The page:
Upholding the religious nature of Jehovah’s Witnesses’ associations, there have recently been four favorable Courts of Appeals decisions exempting Kingdom Halls of Jehovah’s Witnesses (houses of worship) from paying land (property) tax. This is part of the process established in France to grant religious recognition. Needless to say, French authorities have appealed all four cases which means that this issue will ultimately be heard by the Conseil d’Etat. Should that court rule in favor of religious freedom as Justice Jackson’s court did in this country in 1943, it will not be necessary for us to pursue this matter to the European Court of Human Rights.

Personal Consequences:

The negative effects on a personal level from the parliamentary mislabeling of Jehovah’s Witnesses as a “dangerous sect” are widespread. Schoolteachers and day care workers who are Jehovah’s Witnesses have been targets of smear campaigns, unwanted job transfers, or have been fired because they were perceived as being a threat to the safety, morals, and education of children under their care only because of belonging to a supposed “sect.”

A new aspect of the consequences on a personal level is illustrated in the case of Rend Schneerberger, a minister of Jehovah’s Witnesses, who has been corresponding regularly with inmates in the French prison system to provide spiritual guidance. Some prisoners, who are not Jehovah’s Witnesses, requested subscriptions from Rend to The Watchtower and Awake f, the official journals of Jehovah’s Witnesses. In October 1999, the prisoners advised Mr. Schneerberger that they were no longer receiving these religious magazines. The reason given by the director of the Bapaurne prison was that the magazines were suspended because of the “sectarian” nature of Jehovah’s Witnesses as “recognized by the parliamentary commissions.” The suspension has not been lifted.

DIFFERENTIAL TREATMENT IN BELGIUM

Belgium’s roots with Jehovah’s Witnesses also trace back to 1891. At the Memorial celebration of Christ’s death held this spring, there were more than 46,000 in attendance.

Belgium also had its parliamentary commissions and reports on sects in 1997 with ongoing consequences. Although Jehovah’s Witnesses have no “institutional consequences” as a result of being included in the discriminatory HA of sects that was published, there are effects on a personal level.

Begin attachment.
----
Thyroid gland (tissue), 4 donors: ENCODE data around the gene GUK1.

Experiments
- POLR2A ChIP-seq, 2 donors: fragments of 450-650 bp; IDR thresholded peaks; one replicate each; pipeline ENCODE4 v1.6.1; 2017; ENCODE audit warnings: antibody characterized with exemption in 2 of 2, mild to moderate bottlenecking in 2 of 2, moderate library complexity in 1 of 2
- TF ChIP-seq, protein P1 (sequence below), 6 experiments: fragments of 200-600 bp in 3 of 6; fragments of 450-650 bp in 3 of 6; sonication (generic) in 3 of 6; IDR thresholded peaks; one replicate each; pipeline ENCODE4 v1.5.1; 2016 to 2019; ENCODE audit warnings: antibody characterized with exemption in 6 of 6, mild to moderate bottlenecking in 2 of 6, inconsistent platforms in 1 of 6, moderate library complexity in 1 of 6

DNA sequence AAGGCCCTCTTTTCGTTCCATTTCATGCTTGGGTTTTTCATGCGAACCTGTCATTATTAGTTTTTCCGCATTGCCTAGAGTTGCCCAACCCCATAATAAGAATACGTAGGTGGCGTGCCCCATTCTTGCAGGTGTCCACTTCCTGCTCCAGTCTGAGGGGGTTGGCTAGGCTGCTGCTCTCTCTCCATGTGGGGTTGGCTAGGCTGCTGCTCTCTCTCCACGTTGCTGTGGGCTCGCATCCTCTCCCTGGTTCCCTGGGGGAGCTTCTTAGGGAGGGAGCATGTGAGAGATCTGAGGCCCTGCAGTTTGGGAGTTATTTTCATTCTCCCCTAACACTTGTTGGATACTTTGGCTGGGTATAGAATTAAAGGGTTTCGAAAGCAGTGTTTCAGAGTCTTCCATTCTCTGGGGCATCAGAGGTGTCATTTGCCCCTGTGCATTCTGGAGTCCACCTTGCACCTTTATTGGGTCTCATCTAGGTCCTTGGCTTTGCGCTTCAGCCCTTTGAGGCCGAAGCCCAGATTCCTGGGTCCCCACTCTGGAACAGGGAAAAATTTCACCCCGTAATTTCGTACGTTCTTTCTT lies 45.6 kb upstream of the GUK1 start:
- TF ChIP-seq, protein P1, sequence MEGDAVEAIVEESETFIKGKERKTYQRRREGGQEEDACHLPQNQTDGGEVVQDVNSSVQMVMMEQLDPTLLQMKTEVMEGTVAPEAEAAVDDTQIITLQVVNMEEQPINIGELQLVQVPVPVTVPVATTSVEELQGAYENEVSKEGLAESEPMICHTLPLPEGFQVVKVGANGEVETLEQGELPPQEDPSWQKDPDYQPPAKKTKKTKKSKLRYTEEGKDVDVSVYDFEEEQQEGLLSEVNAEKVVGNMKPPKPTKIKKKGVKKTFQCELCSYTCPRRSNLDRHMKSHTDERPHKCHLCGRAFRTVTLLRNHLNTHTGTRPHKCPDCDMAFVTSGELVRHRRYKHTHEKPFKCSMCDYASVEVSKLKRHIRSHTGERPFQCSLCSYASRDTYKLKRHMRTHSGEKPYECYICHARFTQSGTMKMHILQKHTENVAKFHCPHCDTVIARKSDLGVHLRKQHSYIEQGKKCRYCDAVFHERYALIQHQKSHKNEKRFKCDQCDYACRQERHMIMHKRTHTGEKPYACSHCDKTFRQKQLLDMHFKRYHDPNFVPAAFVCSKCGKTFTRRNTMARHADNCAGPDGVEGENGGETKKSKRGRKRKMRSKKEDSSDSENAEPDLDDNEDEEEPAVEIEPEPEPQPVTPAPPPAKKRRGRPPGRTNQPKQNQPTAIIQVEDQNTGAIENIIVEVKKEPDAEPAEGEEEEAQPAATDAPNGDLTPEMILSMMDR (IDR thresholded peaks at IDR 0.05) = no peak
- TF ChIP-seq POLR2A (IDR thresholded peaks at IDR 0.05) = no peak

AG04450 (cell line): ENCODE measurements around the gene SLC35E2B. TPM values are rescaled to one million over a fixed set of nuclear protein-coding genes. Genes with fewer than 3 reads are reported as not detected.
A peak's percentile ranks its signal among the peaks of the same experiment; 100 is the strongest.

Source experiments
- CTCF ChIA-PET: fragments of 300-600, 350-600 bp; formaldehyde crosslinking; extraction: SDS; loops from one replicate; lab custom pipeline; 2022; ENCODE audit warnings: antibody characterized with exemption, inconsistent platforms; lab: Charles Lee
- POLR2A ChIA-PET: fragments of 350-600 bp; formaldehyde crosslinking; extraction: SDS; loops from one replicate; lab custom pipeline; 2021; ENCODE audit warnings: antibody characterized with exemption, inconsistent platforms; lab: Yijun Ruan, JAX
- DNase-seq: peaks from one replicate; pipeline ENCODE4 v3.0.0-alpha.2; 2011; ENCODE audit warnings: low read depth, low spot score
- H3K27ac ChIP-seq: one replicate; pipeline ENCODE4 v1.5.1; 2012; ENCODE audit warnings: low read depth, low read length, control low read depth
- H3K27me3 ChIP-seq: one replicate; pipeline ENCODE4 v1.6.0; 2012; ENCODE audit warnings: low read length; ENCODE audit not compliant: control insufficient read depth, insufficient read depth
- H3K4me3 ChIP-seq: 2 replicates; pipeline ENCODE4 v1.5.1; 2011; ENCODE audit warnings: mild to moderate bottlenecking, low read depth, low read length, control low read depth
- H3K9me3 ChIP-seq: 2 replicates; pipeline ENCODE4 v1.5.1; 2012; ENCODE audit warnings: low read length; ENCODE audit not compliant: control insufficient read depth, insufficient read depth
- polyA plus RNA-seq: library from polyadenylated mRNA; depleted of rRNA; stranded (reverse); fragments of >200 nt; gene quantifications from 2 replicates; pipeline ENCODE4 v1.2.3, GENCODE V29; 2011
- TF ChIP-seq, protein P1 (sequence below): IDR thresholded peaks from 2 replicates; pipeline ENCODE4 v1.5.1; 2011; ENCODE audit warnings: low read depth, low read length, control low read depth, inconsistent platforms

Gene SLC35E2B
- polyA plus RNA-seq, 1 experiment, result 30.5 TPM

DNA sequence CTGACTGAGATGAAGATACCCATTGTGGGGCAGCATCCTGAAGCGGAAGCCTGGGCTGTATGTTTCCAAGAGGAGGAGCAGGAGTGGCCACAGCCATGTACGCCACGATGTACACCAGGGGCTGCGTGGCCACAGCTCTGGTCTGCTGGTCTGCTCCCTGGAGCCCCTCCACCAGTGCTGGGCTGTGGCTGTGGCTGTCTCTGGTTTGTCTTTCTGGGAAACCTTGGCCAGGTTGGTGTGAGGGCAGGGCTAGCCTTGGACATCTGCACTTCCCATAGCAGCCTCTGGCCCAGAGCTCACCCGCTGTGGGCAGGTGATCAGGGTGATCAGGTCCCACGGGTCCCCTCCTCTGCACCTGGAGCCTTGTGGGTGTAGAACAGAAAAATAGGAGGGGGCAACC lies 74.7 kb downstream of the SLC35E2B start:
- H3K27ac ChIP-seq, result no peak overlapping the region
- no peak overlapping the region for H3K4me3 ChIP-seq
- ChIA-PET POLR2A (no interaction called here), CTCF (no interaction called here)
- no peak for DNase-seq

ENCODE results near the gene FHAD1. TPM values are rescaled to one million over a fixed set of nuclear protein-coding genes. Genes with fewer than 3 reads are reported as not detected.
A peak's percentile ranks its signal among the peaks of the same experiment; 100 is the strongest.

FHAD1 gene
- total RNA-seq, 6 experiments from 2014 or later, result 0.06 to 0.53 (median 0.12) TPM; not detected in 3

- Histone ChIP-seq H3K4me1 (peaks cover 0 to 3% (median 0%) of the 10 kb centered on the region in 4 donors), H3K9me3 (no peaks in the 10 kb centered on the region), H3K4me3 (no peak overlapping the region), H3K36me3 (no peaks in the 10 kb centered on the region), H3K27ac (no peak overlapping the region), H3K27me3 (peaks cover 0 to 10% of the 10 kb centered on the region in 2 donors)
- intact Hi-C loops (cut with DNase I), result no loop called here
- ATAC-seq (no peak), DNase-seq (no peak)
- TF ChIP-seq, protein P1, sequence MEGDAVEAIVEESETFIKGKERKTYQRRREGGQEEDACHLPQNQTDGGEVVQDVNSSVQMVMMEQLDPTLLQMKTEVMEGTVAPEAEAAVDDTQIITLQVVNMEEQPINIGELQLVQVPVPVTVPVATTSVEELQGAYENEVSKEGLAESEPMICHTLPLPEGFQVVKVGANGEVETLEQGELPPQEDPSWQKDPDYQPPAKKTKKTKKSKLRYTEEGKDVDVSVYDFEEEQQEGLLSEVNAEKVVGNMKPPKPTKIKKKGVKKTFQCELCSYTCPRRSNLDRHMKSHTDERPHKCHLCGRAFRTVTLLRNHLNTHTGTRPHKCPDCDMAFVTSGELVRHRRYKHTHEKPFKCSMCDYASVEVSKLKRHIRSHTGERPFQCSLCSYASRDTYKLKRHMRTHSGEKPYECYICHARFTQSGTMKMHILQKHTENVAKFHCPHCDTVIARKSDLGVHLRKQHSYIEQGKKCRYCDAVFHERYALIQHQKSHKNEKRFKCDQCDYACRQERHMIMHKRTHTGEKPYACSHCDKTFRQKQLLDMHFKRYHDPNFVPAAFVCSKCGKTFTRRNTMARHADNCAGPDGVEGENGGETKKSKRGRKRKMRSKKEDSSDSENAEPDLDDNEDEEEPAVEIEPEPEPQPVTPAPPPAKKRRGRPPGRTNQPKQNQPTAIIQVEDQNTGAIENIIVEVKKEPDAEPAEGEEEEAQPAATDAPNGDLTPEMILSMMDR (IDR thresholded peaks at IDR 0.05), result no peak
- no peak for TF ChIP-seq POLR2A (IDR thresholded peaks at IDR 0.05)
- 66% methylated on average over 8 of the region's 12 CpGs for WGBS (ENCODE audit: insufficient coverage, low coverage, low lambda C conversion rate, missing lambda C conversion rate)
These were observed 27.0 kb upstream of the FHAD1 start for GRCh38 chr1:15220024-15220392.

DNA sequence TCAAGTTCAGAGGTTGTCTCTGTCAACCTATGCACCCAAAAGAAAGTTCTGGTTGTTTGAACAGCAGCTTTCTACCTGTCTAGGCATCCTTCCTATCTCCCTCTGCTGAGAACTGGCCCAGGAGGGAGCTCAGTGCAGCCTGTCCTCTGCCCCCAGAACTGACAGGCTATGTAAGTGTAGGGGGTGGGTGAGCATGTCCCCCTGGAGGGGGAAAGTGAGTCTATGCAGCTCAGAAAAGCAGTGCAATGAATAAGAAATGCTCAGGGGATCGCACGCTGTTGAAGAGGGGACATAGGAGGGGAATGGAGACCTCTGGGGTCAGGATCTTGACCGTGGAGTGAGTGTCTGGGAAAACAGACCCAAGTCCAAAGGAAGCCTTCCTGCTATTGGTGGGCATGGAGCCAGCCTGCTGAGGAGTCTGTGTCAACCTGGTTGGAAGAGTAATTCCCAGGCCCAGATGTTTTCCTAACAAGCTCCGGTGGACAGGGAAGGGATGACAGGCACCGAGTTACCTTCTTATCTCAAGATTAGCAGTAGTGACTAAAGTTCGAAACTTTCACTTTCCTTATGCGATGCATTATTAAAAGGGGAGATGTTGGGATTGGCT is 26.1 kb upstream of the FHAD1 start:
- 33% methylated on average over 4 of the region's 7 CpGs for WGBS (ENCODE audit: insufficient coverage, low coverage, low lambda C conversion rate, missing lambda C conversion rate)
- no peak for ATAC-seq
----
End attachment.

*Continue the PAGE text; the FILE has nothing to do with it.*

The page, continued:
In some schools of the French-speaking community in Belgium, students who are Jehovah’s Witnesses are feeling the effect of being perceived as belonging to a “dangerous sect.” For example, a teacher in the Ecole des Pagodes issued a paper for class discussions that said: “In Belgium, there are 189 variable dangerous sects and 37 are hard-core ones, such as-Jehovah’s Witnesses [among others].”

In child custody disputes, some judges have a high regard for Jehovah’s Witnesses and have granted custody to the Witness parents and rejected the allegation of opposing parties who claim that Jehovah’s Witnesses are dangerous. But note what was stated in two cases in the Flemish section of Belgium:

– “It constitutes a grave danger for the children taking into account the influence of the Jehovah- sect” of which the mother seems to be a member.

– “Jehovah’s Witnesses are not to be viewed as a religion but as a movement of fanatics.”

DIFFERENTIAL TREATMENT IN GERMANY

In 1891, Jehovah’s Witnesses became established in Germany. This year over 276,000 attended the Memorial of Christ’s death-again not a new religion and not an insignificant minority. In the not- too- distant past, Jehovah’s Witnesses survived the Nazi concentration camps and Communist persecution on German soil.

The right of Jehovah’s Witnesses to remain neutral in politics has again become the focus of a legal struggle over our right to have the same legal status that is granted to other recognized religions. The denial of this favored status to Jehovah’s Witnesses is based on our Bible-based and historical stand of not electing individuals to political office. Recall that Jesus told Pilate: “My kingdom is no part of this world.” The German State has determined that this is not an acceptable belief in a democratic society. Since freedom of conscience and belief is one of the most basic and universally protected human rights, what should have been a mere logistical formality has transcended into a human rights struggle.